Well. Our childminder is giving up. Small news in the scheme of things but it still made one sleep-deprived mama very sad. It took us a long time to find the right childminder and had hoped that once bubba had settled in, we were set right up to school age. But hey, life likes to throw you a curve ball sometimes. So, beginning from square one again felt like a major challenge. But we've learnt a lot about what we value from our current childminder and our previous search efforts.
You might not have a clear idea of what you're looking for in a childminder when you're first looking at childcare options - I certainly didn't. To try and understand what we were looking for, we asked prospective childminders to give us a run through of a typical day. OK so they're not going to tell you that they plonk the babies in front of the telly or let them eat chocolate biscuits all day, but you may glean a little about their style (e.g. structured or child-led) and whether their happy to embrace the joys of messy and sensory play, or ensure that the children get outside in all weathers.
Asking to see, or borrow, a copy of their portfolio and policies allows you to discuss some of the finer details of the childcare provision. Looking through the policies on day trips, nappy changing, use of suncream, daily journal content, meal and snack policy etc made it much easier for us to understand our childminders' approach to the nitty gritty aspects of childcare and gave us a way in to asking questions such as how much TV time is allowed, or whether hot meals are provided at lunch, and any additional costs.
Asking questions about discipline may seem a bit pointless when you're looking first time round. Bubba was just a year when we started looking before, and too small to be pushing any boundaries. But now, with an assertive and independent 18 month-old it seems very relevant. I want to be confident that our childminder isn't going to be the polar opposite of me when it comes to discipline.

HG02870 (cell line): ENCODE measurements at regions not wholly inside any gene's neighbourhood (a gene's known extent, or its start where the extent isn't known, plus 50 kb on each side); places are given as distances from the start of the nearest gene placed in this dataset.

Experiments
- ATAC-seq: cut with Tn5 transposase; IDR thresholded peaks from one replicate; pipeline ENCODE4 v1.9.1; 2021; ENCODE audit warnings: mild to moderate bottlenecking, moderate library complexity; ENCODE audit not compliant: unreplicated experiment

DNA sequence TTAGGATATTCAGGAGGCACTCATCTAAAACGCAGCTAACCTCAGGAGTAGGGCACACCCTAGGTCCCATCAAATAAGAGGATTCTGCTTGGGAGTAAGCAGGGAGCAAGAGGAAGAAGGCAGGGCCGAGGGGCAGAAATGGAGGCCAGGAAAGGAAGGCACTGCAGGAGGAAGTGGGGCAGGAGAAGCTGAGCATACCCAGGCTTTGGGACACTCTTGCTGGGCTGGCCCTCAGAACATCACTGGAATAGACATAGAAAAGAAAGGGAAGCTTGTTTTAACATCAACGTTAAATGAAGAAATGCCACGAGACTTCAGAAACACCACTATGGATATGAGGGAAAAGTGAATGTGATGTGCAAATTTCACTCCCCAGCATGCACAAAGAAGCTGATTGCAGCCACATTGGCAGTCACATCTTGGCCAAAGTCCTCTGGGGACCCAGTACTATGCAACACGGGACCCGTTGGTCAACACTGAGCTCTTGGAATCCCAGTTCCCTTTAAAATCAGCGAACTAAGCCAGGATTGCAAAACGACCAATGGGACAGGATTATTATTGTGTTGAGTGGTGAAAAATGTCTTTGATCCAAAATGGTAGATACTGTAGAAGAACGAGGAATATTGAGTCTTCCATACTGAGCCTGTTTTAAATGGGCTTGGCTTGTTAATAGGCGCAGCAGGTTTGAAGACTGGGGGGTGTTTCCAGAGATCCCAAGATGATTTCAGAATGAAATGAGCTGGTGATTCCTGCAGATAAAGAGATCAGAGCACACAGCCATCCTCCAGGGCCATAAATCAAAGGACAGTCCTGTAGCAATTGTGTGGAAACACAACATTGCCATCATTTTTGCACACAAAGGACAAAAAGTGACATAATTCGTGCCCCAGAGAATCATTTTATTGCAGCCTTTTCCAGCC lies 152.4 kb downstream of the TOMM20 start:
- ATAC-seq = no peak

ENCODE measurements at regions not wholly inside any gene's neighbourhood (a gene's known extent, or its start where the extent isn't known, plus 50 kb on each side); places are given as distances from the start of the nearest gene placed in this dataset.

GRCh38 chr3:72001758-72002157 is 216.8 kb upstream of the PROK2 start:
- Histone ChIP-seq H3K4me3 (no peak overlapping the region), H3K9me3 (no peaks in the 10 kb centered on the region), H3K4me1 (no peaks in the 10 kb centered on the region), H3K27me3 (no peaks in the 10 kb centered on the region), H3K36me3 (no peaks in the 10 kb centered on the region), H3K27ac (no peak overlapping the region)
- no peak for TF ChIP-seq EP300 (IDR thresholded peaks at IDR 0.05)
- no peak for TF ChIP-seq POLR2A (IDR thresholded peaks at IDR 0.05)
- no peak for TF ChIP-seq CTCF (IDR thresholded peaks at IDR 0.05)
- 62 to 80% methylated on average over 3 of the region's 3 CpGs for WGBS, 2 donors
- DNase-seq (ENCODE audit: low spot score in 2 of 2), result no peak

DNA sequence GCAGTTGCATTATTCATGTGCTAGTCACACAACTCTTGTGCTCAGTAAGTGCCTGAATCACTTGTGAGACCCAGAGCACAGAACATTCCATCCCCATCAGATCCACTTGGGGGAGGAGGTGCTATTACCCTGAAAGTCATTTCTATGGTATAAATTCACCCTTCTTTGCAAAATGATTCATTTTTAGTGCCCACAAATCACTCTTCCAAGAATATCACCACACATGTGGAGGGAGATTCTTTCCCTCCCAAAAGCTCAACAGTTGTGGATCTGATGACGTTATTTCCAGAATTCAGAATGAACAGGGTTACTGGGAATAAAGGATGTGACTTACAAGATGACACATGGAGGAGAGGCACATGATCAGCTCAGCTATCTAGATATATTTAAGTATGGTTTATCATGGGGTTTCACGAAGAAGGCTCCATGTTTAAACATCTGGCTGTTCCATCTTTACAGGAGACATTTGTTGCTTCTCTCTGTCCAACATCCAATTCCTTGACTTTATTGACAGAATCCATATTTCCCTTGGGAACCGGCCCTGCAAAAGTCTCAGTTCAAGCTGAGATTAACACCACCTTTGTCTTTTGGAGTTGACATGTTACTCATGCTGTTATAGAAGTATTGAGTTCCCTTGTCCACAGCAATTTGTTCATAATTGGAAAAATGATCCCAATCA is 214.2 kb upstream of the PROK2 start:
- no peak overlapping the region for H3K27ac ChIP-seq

Personally, I'm a fan of gentle parenting techniques, and will endeavour (when I'm not over-tired and over-emotional: not as often as I'd like) to explain calmly and clearly to my crazed toddler why we can't play with the knife, or take battery operated toys in the bath, and be there for cuddles when he's calmer. I couldn't bear if if someone tried to punish him for testing out his independence. So have a think about what's important to you, and whether you childminder is on the same track.
The technical stuff. Make sure you properly understand what you're paying for. In the sleep-deprived world of parenting this is harder than it sounds. It took me 3 months to realise that my son could have tea and stay til 5.30 for the same cost as me dashing to collect at 5 and get him home sharpish for tea. By which time he promptly fell asleep in his highchair. Check whether you have to pay for bank holidays, or if you give sufficient notice, for any holidays you wish to take.
And finally. Trust those amazing parenting instincts. When you walk in, could you see your child happily playing there? Does it seem safe? Cosy? Would you feel happy leaving them there each week? Of course, word-of-mouth recommendations are invaluable, and Ofsted reports very informative, but make sure it feels right for you. After all, you know your little one better than anyone else in the world!!
So... how did you chose your childcare? Was it straightforward or headache inducing? Did you decide nothing seemed good enough and plump for the stay at home option? Would love to know...